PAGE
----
Latest data from the Office for National Statistics shows that in the year ending March 2020, around one in seven (14.3 per cent) disabled people aged 16 to 59 years experienced some form of domestic abuse in England and Wales, significantly higher when compared with one in 20 (5.1 per cent) for non-disabled people of the same age. Similar proportions for both groups were observed in the year ending March 2019.
Disabled women (17.5 per cent) were more than twice as likely to experience domestic abuse than non-disabled women (6.7 per cent), a significant difference. While disabled men (9.2 per cent) were significantly less likely to experience domestic abuse than disabled women, they were more than twice as likely to have experienced domestic abuse than non-disabled men (3.6 per cent), a significant difference.
Disabled people were significantly more likely to experience domestic abuse than non-disabled people, regardless of age. Disabled people aged 16 to 24 years were almost three times more likely to have experienced any form of domestic abuse in the last year (19.5 per cent) than non-disabled people of the same age (7.3 per cent).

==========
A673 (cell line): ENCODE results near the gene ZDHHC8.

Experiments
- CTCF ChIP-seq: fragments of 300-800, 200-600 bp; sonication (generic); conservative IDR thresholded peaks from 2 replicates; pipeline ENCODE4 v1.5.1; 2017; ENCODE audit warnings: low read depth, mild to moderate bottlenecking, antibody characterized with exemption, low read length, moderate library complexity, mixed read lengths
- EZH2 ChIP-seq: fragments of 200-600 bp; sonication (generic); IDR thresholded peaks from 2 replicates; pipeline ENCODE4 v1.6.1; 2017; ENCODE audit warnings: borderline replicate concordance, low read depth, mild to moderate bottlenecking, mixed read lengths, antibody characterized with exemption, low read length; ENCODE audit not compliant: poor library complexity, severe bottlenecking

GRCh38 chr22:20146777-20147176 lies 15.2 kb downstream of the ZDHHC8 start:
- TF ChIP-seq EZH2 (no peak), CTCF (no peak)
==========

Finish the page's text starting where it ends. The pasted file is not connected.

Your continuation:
The experience of domestic abuse also varied with impairment type, though the variability of the estimates indicates comparisons between impairment types should be made with caution. In the year ending March 2020, disabled people aged 16 to 59 years who reported a mental health (20.5 per cent), a social or behavioural (20.0 per cent) or a learning impairment (19.1 per cent) tended to have experienced the highest levels of domestic abuse in the last year.
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